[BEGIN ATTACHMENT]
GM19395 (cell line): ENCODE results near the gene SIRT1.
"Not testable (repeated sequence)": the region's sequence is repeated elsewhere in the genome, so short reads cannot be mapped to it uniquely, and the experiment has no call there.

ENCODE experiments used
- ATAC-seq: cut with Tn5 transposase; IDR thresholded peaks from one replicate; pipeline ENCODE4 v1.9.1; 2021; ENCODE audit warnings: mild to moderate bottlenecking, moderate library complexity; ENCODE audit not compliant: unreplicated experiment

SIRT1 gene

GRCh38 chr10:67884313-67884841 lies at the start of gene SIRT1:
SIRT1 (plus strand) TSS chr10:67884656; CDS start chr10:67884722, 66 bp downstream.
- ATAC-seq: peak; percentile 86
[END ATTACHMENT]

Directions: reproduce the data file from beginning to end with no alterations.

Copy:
GM19395 (cell line): ENCODE results near the gene SIRT1.
"Not testable (repeated sequence)": the region's sequence is repeated elsewhere in the genome, so short reads cannot be mapped to it uniquely, and the experiment has no call there.

ENCODE experiments used
- ATAC-seq: cut with Tn5 transposase; IDR thresholded peaks from one replicate; pipeline ENCODE4 v1.9.1; 2021; ENCODE audit warnings: mild to moderate bottlenecking, moderate library complexity; ENCODE audit not compliant: unreplicated experiment

SIRT1 gene

GRCh38 chr10:67884313-67884841 lies at the start of gene SIRT1:
SIRT1 (plus strand) TSS chr10:67884656; CDS start chr10:67884722, 66 bp downstream.
- ATAC-seq: peak; percentile 86